7. OFAC FAQ 908 (June 17, 2021) sets out services related to the prevention, diagnosis, or treatment of COVID-19,, see fn 14.
  8. Fact Sheet: Provision of Humanitarian Assistance and Trade to Combat COVID-19, OFAC (Apr. 16, 2020),
  9. “COVID-19-related goods or technology include, for example: medical gowns; medical eye shields and goggles; surgical gloves; face shields; respirators and masks such as N95, N99, and N100 masks; personal hygiene products such as soap and hand sanitizer and other water, sanitation, and hygiene supplies such as: water purification supplies and hygiene promotion materials; vaccines and vaccine ingredients or components required for the production of vaccines; equipment, supplies, and containers for transporting, storing, and administering vaccines; COVID-19 testing kits and equipment, and software and technology for processing such kits; equipment, software, and technology for diagnostic imaging tests; ventilators or components thereof; oxygen tanks and supplies to deliver oxygen; supplies, medicines, or other therapies to treat COVID-19; and field hospitals or mobile medical units.” OFAC FAQ 907 (June 17, 2021),

  10. See Syrian Sanctions Regulations, 31 C.F.R. § 542 et seq.
  11. These restrictions were expanded via several Executive Orders issued in 2011. See 76 Fed. Reg. 24787, E.O. 13572, “Blocking Property of Certain Persons With Respect to Human Rights Abuses in Syria” (Apr. 29, 2011); 76 Fed. Reg. 29143, E.O. 13573, “Blocking Property of Senior Officials of the Government of Syria” (May 18, 2011).
  12. 31 C.F.R. § 542.516.
  13. The Caesar Syria Civilian Protection Act of 2019 threatens secondary sanctions against non-U.S. persons who knowingly provide significant support to, or knowingly engage in a significant transaction with certain sanctioned persons, including the Government of Syria and the CBoS. However, as the export of food or medicine (other than medicine on the CCL) is permitted to the Government of Syria, non U.S.-Persons would not be subject to secondary sanctions for supporting this activity.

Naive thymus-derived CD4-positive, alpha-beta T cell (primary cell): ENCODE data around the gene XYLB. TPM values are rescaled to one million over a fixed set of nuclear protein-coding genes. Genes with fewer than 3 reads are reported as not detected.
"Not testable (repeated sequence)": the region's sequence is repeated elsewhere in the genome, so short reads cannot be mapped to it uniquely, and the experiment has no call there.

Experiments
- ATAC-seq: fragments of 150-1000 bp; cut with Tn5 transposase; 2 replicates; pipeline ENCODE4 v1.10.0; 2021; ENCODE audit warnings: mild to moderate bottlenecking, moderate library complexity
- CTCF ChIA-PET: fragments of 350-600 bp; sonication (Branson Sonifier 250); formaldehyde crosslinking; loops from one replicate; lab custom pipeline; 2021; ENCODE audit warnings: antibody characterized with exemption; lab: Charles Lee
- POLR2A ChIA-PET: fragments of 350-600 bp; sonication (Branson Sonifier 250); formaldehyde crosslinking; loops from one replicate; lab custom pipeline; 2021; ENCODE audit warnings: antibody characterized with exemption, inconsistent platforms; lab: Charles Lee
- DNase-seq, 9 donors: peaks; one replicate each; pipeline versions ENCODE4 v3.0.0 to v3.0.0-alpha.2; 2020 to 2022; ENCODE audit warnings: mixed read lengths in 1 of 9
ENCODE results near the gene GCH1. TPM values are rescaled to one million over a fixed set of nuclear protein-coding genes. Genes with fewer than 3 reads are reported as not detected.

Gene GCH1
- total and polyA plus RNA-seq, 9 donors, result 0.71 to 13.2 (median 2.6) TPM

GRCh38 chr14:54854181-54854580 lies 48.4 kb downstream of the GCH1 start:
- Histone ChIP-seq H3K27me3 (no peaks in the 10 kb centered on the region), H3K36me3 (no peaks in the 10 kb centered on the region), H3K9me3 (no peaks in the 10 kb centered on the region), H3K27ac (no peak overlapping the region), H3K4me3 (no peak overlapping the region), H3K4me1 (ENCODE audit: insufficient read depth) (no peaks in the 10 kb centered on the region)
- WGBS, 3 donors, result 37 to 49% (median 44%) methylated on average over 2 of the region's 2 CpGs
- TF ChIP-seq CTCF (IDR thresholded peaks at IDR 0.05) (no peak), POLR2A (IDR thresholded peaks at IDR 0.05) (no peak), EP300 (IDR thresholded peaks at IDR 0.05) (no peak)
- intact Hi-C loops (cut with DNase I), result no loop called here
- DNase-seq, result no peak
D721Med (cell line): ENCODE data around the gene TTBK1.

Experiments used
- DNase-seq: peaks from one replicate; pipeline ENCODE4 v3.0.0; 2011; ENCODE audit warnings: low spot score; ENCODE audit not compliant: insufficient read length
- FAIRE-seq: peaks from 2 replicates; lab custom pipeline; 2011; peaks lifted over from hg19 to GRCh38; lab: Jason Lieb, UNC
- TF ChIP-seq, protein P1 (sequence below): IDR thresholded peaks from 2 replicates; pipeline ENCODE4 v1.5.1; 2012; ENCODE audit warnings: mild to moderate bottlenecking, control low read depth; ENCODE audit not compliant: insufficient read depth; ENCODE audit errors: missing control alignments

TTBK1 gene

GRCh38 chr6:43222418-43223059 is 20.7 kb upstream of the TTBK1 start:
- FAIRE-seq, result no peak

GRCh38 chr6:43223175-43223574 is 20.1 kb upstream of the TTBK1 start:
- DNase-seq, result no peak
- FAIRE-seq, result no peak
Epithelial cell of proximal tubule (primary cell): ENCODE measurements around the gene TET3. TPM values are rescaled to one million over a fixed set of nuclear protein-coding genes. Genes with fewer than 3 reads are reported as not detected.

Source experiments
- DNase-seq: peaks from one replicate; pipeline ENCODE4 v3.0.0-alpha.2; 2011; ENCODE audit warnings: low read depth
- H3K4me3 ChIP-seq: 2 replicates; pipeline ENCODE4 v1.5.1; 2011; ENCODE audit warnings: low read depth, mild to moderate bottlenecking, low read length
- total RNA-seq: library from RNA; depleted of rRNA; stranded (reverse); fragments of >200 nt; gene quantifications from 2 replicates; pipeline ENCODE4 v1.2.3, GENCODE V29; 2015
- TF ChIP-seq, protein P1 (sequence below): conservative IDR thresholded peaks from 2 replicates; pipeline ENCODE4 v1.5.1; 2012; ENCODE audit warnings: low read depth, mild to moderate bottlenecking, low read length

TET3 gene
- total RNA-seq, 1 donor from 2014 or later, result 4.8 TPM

14. For the purposes of Iran GL N and Syria GL 21, services related to the prevention, diagnosis, or treatment of COVID-19 include, for example, treatment of patients with suspected or confirmed COVID-19; training necessary for the safe and effective use, repair, or maintenance of goods for use in connection with the prevention, diagnosis, or treatment of COVID-19; water, sanitation, and hygiene promotion materials and supplies, and shelter activities to prevent or treat COVID-19, including Risk Communication and Community Engagement efforts related to COVID-19, and other goods and services, directly related to prevention or treatment of COVID-19; conduct of research into COVID-19; services necessary for the operation, maintenance, or repair of goods for use in connection with the prevention, diagnosis, or treatment of COVID-19; collaboration on the development or enhancement of information related to COVID-19 to the extent not authorized or exempt; development of medical devices or medicines to counteract COVID-19; conduct of clinical studies in connection with COVID-19; provision of public education in connection with COVID-19; and disposal of medical waste in connection with COVID-19, provided all conditions and limitations of Iran GL N or Syria GL 21 are satisfied.
  15. See Venezuela Sanctions Regulations, 31 C.F.R. § 591 et seq.; 82 Fed. Reg. 41155, E.O. 13808, “Imposing Additional Sanctions With respect to the Situation in Venezuela” (Aug. 24, 2017); 84 Fed. Reg. 509, E.O. 13857, “Taking Additional Steps to Address the National Emergency With Respect to Venezuela” (Jan. 25, 2019); 84 Fed. Reg. 38843, E.O. 13884, “Blocking Property of the Government of Venezuela” (Aug. 5, 2019).